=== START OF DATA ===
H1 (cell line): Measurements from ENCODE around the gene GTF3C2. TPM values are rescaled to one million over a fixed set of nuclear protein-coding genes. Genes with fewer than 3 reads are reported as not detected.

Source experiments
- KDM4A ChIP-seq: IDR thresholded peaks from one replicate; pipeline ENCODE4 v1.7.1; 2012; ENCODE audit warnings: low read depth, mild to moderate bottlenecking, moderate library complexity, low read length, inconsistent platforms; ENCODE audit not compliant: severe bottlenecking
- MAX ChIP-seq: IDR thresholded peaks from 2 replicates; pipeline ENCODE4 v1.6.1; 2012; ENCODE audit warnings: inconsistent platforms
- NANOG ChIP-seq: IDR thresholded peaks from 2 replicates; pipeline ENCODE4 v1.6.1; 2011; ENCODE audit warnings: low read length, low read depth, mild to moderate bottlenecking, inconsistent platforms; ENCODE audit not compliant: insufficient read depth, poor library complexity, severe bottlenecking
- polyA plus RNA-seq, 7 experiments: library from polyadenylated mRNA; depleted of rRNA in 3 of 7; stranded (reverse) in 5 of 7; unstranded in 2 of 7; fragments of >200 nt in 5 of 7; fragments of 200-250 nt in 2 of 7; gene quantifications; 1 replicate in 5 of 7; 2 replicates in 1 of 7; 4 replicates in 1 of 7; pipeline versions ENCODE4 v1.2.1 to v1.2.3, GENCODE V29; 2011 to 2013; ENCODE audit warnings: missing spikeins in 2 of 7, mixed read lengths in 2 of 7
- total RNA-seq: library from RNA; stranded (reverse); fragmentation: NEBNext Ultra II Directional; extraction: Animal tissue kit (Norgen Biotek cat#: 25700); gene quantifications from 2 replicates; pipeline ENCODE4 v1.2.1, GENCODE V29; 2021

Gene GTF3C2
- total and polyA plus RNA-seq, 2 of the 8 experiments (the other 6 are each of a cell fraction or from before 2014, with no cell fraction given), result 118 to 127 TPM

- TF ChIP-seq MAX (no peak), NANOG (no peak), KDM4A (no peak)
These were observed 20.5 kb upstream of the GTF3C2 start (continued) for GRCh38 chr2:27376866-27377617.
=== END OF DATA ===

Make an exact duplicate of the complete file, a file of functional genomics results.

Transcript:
H1 (cell line): Measurements from ENCODE around the gene GTF3C2. TPM values are rescaled to one million over a fixed set of nuclear protein-coding genes. Genes with fewer than 3 reads are reported as not detected.

Source experiments
- KDM4A ChIP-seq: IDR thresholded peaks from one replicate; pipeline ENCODE4 v1.7.1; 2012; ENCODE audit warnings: low read depth, mild to moderate bottlenecking, moderate library complexity, low read length, inconsistent platforms; ENCODE audit not compliant: severe bottlenecking
- MAX ChIP-seq: IDR thresholded peaks from 2 replicates; pipeline ENCODE4 v1.6.1; 2012; ENCODE audit warnings: inconsistent platforms
- NANOG ChIP-seq: IDR thresholded peaks from 2 replicates; pipeline ENCODE4 v1.6.1; 2011; ENCODE audit warnings: low read length, low read depth, mild to moderate bottlenecking, inconsistent platforms; ENCODE audit not compliant: insufficient read depth, poor library complexity, severe bottlenecking
- polyA plus RNA-seq, 7 experiments: library from polyadenylated mRNA; depleted of rRNA in 3 of 7; stranded (reverse) in 5 of 7; unstranded in 2 of 7; fragments of >200 nt in 5 of 7; fragments of 200-250 nt in 2 of 7; gene quantifications; 1 replicate in 5 of 7; 2 replicates in 1 of 7; 4 replicates in 1 of 7; pipeline versions ENCODE4 v1.2.1 to v1.2.3, GENCODE V29; 2011 to 2013; ENCODE audit warnings: missing spikeins in 2 of 7, mixed read lengths in 2 of 7
- total RNA-seq: library from RNA; stranded (reverse); fragmentation: NEBNext Ultra II Directional; extraction: Animal tissue kit (Norgen Biotek cat#: 25700); gene quantifications from 2 replicates; pipeline ENCODE4 v1.2.1, GENCODE V29; 2021

Gene GTF3C2
- total and polyA plus RNA-seq, 2 of the 8 experiments (the other 6 are each of a cell fraction or from before 2014, with no cell fraction given), result 118 to 127 TPM

- TF ChIP-seq MAX (no peak), NANOG (no peak), KDM4A (no peak)
These were observed 20.5 kb upstream of the GTF3C2 start (continued) for GRCh38 chr2:27376866-27377617.